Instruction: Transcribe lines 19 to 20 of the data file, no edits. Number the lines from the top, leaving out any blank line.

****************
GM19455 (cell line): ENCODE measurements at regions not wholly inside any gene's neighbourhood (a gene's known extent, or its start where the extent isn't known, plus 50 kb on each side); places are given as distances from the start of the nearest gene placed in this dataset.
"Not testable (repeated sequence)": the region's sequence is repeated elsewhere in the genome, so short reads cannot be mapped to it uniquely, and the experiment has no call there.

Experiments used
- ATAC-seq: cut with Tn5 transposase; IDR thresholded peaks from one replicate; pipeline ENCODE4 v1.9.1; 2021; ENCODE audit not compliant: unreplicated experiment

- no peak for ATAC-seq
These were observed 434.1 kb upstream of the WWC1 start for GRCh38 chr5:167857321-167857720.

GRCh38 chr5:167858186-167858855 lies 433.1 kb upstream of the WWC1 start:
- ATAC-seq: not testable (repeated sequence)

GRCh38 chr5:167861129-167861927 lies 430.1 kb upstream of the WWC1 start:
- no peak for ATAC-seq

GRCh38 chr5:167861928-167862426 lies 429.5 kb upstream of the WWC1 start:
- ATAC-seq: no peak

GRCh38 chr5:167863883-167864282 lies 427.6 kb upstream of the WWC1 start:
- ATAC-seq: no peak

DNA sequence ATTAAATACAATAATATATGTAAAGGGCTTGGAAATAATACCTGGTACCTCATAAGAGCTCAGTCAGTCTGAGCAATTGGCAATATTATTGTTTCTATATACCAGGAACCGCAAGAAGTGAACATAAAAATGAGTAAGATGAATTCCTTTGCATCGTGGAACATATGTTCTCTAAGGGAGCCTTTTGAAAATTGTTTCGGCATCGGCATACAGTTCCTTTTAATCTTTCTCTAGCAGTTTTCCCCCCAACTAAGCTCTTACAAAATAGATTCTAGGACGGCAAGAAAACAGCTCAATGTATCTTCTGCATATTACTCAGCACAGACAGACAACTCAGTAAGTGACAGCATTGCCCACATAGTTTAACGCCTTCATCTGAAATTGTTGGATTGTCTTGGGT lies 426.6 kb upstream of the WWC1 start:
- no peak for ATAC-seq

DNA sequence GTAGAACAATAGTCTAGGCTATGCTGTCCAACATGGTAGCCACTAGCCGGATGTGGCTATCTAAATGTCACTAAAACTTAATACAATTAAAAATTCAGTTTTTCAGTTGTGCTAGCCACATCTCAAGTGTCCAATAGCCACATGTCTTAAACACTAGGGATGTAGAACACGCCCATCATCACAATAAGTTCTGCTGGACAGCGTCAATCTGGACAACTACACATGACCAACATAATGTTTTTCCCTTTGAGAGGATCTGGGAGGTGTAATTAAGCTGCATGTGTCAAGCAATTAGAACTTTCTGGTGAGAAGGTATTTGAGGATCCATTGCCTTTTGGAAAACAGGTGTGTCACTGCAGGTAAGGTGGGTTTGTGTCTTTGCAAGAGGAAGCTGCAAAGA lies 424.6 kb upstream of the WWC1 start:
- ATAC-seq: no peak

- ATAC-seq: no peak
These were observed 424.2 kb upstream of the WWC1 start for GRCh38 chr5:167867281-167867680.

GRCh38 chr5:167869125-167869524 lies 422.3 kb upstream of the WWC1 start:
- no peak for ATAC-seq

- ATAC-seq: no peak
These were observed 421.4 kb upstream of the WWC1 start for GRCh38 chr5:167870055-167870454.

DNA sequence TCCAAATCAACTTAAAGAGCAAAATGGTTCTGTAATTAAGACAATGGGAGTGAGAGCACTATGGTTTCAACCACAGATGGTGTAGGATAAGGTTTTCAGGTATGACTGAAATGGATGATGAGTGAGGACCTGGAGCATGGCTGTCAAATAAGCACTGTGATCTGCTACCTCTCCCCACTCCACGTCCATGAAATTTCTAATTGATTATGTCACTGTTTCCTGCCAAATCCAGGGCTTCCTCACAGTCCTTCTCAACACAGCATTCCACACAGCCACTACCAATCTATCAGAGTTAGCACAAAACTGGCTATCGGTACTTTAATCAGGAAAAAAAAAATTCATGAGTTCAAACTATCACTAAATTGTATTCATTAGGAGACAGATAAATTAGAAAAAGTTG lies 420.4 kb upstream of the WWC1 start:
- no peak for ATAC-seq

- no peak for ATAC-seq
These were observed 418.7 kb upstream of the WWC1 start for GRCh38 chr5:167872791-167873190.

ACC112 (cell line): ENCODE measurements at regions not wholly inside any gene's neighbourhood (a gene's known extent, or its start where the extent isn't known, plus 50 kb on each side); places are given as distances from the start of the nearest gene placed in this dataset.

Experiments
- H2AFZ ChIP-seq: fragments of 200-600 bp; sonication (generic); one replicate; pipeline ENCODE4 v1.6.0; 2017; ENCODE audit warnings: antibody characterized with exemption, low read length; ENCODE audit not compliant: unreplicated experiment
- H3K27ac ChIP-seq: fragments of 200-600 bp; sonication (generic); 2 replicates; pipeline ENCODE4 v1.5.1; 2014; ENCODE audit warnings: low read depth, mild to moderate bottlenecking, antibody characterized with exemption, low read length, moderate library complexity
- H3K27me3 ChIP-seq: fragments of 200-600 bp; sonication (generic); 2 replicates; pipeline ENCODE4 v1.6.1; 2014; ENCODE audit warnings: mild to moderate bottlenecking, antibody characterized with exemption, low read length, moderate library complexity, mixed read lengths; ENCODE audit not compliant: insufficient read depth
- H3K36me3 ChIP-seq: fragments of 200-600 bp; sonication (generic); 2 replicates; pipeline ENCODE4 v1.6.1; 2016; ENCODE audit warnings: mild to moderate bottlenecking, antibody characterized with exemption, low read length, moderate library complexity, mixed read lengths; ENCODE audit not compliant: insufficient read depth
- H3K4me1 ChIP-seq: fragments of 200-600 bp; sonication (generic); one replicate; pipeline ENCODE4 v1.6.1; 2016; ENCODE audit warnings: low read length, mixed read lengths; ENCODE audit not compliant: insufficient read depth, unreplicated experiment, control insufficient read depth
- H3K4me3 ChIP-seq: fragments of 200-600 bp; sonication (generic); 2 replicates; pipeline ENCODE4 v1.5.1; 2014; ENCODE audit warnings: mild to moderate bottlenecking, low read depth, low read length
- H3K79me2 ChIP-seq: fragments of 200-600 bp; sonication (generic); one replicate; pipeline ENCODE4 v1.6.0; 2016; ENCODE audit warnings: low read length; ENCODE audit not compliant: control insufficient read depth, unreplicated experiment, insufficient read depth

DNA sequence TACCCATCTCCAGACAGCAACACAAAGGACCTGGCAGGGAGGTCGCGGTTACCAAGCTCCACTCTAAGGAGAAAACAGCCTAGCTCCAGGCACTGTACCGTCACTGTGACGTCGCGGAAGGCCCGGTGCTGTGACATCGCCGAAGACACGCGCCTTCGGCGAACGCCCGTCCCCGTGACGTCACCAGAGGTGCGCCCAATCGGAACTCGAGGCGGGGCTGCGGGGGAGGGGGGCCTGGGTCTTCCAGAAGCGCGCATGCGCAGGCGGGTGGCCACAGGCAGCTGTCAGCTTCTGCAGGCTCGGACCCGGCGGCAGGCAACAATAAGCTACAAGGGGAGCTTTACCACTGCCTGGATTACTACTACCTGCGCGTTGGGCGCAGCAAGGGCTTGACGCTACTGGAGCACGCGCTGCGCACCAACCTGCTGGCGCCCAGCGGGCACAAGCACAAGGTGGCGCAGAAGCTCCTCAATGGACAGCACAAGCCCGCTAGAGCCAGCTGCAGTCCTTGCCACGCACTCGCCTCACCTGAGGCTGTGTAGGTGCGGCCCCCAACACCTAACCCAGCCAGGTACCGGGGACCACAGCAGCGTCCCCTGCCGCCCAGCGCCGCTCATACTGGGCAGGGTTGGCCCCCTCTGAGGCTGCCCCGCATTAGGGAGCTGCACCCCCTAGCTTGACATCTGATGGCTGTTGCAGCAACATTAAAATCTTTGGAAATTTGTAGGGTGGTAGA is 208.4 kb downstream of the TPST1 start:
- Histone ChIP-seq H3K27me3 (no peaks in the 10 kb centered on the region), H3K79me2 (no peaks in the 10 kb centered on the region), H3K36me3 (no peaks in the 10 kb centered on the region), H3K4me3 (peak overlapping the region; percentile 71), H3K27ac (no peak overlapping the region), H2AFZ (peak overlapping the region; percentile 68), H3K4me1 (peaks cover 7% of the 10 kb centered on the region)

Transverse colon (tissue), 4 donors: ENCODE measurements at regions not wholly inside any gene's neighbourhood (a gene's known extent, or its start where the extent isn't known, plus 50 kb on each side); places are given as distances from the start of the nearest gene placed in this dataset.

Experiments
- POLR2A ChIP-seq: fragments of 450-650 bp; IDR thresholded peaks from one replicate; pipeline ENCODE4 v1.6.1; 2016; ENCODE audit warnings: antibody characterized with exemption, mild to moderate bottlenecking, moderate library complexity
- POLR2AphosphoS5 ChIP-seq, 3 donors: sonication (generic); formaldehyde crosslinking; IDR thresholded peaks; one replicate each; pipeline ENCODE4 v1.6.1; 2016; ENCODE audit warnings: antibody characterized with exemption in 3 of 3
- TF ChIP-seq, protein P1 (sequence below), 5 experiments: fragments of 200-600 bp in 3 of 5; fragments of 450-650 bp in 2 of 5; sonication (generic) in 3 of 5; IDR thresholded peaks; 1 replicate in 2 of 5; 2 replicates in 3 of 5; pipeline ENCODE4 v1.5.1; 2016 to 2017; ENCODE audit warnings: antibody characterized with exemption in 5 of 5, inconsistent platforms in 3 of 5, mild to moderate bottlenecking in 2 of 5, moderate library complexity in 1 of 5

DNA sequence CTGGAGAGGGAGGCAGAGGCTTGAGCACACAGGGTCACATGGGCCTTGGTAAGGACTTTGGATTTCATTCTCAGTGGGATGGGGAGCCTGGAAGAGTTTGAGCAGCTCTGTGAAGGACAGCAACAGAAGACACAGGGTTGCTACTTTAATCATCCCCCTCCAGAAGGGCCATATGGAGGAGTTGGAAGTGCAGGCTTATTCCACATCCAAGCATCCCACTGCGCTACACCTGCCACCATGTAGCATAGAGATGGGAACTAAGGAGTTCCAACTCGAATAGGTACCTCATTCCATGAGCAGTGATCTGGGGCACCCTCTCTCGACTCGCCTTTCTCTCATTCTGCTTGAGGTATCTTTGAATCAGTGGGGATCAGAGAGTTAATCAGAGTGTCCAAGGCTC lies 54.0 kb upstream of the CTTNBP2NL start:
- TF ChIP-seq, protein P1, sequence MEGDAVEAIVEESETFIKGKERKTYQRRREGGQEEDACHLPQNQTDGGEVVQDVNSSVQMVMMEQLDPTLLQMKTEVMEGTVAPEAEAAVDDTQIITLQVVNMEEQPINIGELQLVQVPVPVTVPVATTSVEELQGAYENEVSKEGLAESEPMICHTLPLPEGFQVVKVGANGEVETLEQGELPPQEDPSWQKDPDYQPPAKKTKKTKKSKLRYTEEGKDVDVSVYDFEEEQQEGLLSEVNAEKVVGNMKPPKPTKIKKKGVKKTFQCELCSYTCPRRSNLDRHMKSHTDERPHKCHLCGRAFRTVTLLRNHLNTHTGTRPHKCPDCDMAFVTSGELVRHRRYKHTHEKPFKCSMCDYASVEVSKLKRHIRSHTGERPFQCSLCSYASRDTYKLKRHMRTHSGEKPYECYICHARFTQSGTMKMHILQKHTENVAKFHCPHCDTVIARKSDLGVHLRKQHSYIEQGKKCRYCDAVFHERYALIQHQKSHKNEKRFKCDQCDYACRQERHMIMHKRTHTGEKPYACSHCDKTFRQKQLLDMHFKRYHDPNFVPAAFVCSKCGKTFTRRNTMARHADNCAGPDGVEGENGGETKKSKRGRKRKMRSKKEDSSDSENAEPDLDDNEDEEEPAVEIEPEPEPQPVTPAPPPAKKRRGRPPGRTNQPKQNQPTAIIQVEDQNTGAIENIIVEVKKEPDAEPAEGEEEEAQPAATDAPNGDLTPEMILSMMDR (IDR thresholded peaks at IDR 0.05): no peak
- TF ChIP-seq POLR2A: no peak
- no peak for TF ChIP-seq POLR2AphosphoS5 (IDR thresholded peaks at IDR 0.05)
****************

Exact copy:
- ATAC-seq: no peak
These were observed 424.2 kb upstream of the WWC1 start for GRCh38 chr5:167867281-167867680.